Q&A: Nur-El-Hudaa Jaffar on the many meanings of home

Image credit: Nur-El-Hudaa Jaffar

In our ‘Local Authors’ interview series, we speak to local writers to learn more about their work, thoughts and process.

Inspiration comes in many forms and for local author Nur-El-Hudaa Jaffar, it was a kitten she adopted which became her source of inspiration for her children’s book Where Is My Home? Shortlisted for Best Children’s Title at the Singapore Book Awards last year, it explores issues of belonging and security. She’s also been hard at work translating books from English to Malay, and recently published a short story in an anthology which was released in May.

She speaks to us about the many meanings of home, the books that made an impact on her growing up and the fulfilment she gets from bringing joy to children through her stories.

Your first book Where is My Home? (Di Mana Rumah Saya?) focuses on the subject of home. Why did you choose to write about this topic?
There was a lot of stuff eddying in my mind back then. I had adopted a kitten which was badly injured and I was amazed at how her presence in my house transformed my life. I wondered where had she lived before she was given to me in a box. Then I began to think about how some animals’ dwellings had some sort of specificity to the nature of that particular animal, but not for cats in general. What would make a place a ‘home’ to a cat, or a child? To me, a home is more than a physical shell, but something that makes you feel safe, loved and cared for; a place of refuge. At that time, I was also reading a few articles on abused and abandoned children.

So I started a story about a kitten learning about other animals’ habitats, but she was only able to express what ‘home’ evoked in her – this goes back to what I believe a home should be. And later she realises her home is special to her. After a brief discussion with the editor, I realised that there was another ‘layer’ to my story when I added the bit of the kitten playing with a boy: a child may be adopted, but it does not matter if there are no blood ties. It’s the sense of security and being loved that matters more, and every child has a right to that.

Where is My Home? won the second prize at the Samsung Kidstime programme while the Malay edition was a best children’s fiction finalist at the Singapore Book Awards. Your second book I am a Tiger (Saya Seekor Harimau) was the winner of the Beyond Words initiative by the National Arts Council. Did you expect your books to be so warmly received when you started out?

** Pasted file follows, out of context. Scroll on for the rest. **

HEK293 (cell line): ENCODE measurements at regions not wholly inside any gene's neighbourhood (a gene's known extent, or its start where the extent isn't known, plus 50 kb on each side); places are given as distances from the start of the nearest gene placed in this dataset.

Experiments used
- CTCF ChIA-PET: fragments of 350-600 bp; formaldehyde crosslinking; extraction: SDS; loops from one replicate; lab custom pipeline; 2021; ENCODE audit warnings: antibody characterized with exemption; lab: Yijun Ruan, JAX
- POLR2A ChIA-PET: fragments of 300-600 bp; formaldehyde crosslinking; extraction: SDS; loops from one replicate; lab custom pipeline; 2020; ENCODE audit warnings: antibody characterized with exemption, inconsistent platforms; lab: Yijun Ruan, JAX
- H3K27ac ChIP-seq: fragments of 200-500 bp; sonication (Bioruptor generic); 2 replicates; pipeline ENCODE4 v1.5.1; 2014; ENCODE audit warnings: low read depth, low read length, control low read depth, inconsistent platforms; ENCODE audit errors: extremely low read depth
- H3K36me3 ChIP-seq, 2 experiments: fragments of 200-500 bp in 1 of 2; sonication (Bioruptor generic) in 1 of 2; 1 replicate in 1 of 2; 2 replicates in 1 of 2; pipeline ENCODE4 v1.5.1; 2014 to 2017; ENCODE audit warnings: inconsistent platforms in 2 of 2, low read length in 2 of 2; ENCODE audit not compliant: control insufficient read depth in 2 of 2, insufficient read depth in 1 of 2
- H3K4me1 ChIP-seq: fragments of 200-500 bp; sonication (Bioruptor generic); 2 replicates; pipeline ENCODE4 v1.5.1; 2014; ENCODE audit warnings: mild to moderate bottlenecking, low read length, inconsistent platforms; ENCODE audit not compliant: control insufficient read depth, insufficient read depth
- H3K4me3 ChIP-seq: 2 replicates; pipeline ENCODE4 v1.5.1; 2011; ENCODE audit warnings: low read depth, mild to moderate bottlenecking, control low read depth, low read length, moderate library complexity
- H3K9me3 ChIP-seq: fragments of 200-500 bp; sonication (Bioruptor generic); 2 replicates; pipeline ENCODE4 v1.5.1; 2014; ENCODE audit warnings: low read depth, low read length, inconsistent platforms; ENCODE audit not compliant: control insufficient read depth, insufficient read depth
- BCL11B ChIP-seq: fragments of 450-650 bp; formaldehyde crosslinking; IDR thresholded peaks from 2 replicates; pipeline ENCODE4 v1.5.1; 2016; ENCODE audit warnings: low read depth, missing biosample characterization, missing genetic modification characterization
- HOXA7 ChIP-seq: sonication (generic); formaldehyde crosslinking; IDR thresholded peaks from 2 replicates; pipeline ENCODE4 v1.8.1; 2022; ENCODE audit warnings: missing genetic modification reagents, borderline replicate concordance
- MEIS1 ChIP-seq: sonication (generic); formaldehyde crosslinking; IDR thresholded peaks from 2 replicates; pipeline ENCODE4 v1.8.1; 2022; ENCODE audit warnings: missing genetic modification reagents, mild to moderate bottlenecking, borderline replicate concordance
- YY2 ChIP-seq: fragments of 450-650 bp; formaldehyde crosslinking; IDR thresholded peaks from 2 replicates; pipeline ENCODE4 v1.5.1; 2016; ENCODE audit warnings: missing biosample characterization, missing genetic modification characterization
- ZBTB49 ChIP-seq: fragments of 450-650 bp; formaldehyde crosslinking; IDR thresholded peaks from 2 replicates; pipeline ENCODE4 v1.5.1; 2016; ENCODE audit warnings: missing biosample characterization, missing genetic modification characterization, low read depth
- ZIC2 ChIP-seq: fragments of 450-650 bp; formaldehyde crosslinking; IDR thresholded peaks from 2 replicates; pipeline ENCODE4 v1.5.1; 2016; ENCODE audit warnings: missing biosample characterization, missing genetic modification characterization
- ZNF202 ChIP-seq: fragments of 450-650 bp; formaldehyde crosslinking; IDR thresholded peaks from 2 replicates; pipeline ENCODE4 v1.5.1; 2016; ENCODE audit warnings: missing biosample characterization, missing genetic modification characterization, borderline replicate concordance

Absolutely not. I just hoped someone would read, enjoy or take something away from my books. However I must stress that the illustrators did excellent work, pairing my words with lovely pictures, and adding an extra dimension to my stories.

Why did you choose to write children’s books?
Children’s books are a great gateway to discovery, development and shared joy. I like the idea that my stories have been part of, even in a tiny way, a child’s journey of growing into his or her own person, learning new things or just having a fun time.

Where do you get inspiration for your stories?
My cats, alive and departed. My own experiences with people, young and not-so-young.

Who were your favourite authors growing up, and how have they influenced you?
I suppose my preference to insert bits of levity, humour and moments of discovery, even when the story deals with a serious issue, is partly influenced by the books I read during primary and secondary school.

I tend to visualise complete scenes before I write too. Maybe it’s because I read a lot of comics and illustrated books growing up. In fact, my aunt would entertain me by drawing scenes from the stories that she told me, and she would create that story there and then! So I would say that my aunt was my first influence when it comes to how I write. Sometimes I draw on paper, but most of the time, it’s in my head.